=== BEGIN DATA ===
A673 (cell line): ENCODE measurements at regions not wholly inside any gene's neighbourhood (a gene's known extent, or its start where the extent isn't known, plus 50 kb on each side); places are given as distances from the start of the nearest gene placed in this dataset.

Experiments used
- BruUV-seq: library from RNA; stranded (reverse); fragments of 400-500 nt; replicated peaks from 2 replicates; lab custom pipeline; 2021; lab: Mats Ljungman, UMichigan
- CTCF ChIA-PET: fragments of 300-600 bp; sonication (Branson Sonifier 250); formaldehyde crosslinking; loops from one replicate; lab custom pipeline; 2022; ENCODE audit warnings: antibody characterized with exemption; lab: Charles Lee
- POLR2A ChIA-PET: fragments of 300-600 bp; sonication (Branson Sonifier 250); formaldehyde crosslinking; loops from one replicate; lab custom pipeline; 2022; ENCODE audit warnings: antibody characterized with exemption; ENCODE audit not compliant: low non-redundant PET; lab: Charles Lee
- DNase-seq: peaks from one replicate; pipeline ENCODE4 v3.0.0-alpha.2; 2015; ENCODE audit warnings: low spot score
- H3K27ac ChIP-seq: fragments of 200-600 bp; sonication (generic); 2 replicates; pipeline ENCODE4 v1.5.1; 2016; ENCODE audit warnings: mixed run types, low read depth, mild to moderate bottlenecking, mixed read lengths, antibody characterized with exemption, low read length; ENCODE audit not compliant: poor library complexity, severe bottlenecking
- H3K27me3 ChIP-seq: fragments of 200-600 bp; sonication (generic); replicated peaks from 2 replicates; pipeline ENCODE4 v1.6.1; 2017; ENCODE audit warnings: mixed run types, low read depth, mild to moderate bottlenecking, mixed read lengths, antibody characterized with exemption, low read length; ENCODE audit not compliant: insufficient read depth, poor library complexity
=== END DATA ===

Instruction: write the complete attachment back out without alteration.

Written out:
A673 (cell line): ENCODE measurements at regions not wholly inside any gene's neighbourhood (a gene's known extent, or its start where the extent isn't known, plus 50 kb on each side); places are given as distances from the start of the nearest gene placed in this dataset.

Experiments used
- BruUV-seq: library from RNA; stranded (reverse); fragments of 400-500 nt; replicated peaks from 2 replicates; lab custom pipeline; 2021; lab: Mats Ljungman, UMichigan
- CTCF ChIA-PET: fragments of 300-600 bp; sonication (Branson Sonifier 250); formaldehyde crosslinking; loops from one replicate; lab custom pipeline; 2022; ENCODE audit warnings: antibody characterized with exemption; lab: Charles Lee
- POLR2A ChIA-PET: fragments of 300-600 bp; sonication (Branson Sonifier 250); formaldehyde crosslinking; loops from one replicate; lab custom pipeline; 2022; ENCODE audit warnings: antibody characterized with exemption; ENCODE audit not compliant: low non-redundant PET; lab: Charles Lee
- DNase-seq: peaks from one replicate; pipeline ENCODE4 v3.0.0-alpha.2; 2015; ENCODE audit warnings: low spot score
- H3K27ac ChIP-seq: fragments of 200-600 bp; sonication (generic); 2 replicates; pipeline ENCODE4 v1.5.1; 2016; ENCODE audit warnings: mixed run types, low read depth, mild to moderate bottlenecking, mixed read lengths, antibody characterized with exemption, low read length; ENCODE audit not compliant: poor library complexity, severe bottlenecking
- H3K27me3 ChIP-seq: fragments of 200-600 bp; sonication (generic); replicated peaks from 2 replicates; pipeline ENCODE4 v1.6.1; 2017; ENCODE audit warnings: mixed run types, low read depth, mild to moderate bottlenecking, mixed read lengths, antibody characterized with exemption, low read length; ENCODE audit not compliant: insufficient read depth, poor library complexity